I rarely take a week of training off altogether, but at least once a month, I'll reduce training stress substantially for 5-7 days to recharge.  The secret to avoiding burnout is to understand the difference between overload, overreaching, and overtraining.  The former two are important parts of the training equation, but if you are always seeking them 24/7/365, you can wind up with the latter. I talk about this in great detail in my e-book, The Art of the Deload.

9. Accountability.

In my opinion, one of the main reasons many people struggle to achieve their fitness goals is that they are only accountable to themselves - and that's a slippery slope if you aren't blessed with great willpower and perseverance.  It's one reason why we encourage our clients to tell their friends and family about their fitness goals; they'll constantly be reminded of them in conversation throughout the day.

Being in the fitness industry is a blessing because your peers and your clients/athletes are your accountability.  Fat personal trainers don't have full schedules.  Weak people don't become strength coaches of NFL teams.  And, in my shoes, it's magnified even more because I'm in front of thousands of people every single day through the videos on this website, DVDs that we've produced, and seminars at which I present.  Even if "tapping out" on my training was something that interested me, I have too much at stake.  Think about where you can find that level of accountability in your life to help you reach your goals.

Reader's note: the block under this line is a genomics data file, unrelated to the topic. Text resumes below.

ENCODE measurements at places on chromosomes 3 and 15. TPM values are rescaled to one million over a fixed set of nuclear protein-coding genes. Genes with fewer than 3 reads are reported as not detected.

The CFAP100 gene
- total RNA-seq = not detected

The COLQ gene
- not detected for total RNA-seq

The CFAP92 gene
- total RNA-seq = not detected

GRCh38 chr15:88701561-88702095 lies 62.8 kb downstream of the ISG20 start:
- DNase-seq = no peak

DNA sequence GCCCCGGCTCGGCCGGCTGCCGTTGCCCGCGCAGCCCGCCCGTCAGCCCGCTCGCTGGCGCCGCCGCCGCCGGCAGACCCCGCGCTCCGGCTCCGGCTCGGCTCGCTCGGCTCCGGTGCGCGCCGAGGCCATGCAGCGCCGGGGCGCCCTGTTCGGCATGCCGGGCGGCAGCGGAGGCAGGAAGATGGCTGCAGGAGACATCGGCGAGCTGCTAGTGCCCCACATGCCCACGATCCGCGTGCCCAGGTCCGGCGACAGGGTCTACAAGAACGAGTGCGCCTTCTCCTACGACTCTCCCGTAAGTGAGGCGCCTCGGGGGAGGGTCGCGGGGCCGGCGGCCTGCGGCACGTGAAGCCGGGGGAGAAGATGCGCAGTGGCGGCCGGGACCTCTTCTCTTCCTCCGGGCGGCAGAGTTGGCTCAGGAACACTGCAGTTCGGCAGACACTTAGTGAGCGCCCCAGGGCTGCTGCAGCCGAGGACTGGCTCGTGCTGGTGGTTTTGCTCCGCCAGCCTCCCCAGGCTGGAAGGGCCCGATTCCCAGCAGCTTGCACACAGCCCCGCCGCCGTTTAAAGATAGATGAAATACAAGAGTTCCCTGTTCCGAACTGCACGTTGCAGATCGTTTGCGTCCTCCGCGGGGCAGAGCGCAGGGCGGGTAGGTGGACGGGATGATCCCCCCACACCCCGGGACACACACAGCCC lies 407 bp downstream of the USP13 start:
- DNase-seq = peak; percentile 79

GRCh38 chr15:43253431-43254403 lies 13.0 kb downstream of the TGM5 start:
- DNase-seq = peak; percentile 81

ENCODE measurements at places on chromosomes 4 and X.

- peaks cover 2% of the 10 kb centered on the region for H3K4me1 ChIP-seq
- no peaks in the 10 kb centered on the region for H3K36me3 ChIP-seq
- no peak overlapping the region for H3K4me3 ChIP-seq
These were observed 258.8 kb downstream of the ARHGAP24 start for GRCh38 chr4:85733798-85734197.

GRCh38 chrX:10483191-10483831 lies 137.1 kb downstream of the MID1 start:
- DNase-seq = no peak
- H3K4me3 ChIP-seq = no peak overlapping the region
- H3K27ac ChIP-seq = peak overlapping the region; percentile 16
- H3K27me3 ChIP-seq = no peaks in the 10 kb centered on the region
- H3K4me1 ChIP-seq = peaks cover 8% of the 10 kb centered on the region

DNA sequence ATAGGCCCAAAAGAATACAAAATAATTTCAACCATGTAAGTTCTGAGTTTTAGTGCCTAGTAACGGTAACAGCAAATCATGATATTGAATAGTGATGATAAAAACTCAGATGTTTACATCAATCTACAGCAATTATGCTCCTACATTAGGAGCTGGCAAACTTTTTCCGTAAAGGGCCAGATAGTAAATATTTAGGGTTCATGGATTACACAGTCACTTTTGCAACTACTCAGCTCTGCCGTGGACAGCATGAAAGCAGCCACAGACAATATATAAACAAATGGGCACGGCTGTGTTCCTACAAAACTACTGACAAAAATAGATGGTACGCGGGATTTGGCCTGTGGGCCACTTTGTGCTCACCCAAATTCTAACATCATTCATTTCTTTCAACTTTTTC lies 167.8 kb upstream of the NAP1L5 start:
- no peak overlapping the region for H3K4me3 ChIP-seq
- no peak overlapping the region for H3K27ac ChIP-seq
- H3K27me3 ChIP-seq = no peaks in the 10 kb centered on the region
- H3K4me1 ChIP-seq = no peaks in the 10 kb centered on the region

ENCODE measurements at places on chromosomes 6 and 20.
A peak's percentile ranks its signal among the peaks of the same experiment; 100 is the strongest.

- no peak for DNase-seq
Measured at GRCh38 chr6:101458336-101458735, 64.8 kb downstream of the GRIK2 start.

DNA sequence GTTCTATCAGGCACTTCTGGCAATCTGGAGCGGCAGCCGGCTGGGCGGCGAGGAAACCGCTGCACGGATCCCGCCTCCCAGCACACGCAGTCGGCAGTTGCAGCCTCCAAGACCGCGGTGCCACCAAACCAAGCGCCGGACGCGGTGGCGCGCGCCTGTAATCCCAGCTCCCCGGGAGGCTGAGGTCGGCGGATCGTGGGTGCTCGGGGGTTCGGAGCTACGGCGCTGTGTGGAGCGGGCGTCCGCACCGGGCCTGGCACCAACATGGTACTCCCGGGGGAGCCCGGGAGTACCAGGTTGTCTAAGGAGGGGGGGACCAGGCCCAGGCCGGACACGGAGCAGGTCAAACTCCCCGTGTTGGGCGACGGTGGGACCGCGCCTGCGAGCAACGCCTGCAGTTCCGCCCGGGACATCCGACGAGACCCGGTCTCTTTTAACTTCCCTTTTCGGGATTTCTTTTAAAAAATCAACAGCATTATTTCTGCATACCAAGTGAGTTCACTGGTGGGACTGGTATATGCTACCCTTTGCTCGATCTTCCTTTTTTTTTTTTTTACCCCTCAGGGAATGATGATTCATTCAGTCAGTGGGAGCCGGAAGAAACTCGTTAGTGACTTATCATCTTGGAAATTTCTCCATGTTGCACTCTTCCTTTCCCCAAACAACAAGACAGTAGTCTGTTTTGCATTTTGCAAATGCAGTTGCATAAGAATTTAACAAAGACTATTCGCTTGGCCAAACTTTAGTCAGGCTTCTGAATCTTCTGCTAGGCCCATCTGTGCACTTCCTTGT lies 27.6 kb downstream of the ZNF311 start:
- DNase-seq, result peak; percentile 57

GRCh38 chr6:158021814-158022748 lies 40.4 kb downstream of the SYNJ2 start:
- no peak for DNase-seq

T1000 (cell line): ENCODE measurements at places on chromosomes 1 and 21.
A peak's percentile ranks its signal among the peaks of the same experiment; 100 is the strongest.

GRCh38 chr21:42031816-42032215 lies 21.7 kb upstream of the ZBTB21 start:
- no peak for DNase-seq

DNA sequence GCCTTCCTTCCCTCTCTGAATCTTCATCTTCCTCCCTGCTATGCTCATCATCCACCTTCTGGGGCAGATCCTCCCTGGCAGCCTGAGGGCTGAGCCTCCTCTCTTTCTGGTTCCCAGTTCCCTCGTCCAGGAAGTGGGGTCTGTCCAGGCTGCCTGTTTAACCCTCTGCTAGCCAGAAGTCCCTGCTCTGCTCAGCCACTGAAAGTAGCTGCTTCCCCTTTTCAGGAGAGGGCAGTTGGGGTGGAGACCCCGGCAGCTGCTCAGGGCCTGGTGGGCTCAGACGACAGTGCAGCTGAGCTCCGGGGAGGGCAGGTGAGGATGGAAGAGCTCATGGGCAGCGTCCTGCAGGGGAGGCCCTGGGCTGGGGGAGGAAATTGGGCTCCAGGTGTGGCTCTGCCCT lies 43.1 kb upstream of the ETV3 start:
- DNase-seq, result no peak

10. Cool implements to keep things fun.

I live really close to our facility, so I often joke that I have the best 15,000 square-foot home gym you'll ever see.  We've got a bunch of specialty bars, bumper plates, slideboards, sleds, tires, sledgehammers, turf, kettlebells, dumbbells, bands, chains, farmer's walk handles, TRX units, medicine balls, a glute-ham, chest-supported row, functional trainers, benches, and a host of other implements that I'm surely forgetting.  There is absolutely no excuse for me to ever get bored with training, as I have an endless source of variety at my fingertips.

Now, I know some of you are thinking, "But Eric, I don't have anything cool at my commercial gym!"  My response to that has five parts:

a. If they didn't have what you needed, why did you give them your money instead of taking your business elsewhere?
b. Have you considered outfitting home gym?
c. They probably have a lot more than you might think, but you just need to be more creative and prepare a bit more.
d. Remember that there are many different ways to add variety to programming beyond just changing exercise selection.  You can tinker with sets, reps, rest intervals, training frequency, tempo, range-of-motion, and a host of other factors.
e. Have you used a strength and conditioning program written by a qualified coach? He or she may see the same equipment through a different lens than you do. 

These are surely just ten of countless factors that one can cite when it comes to sustaining performance over the long haul, and I'm sure that they'll change as I get older.  With that said, I'd love to hear your thoughts in the comments section: what factors have contributed to you making (or sustaining) progress with your strength and conditioning programs?

Looking for a program to take the guesswork out of your programming?  Check out The High Performance Handbook.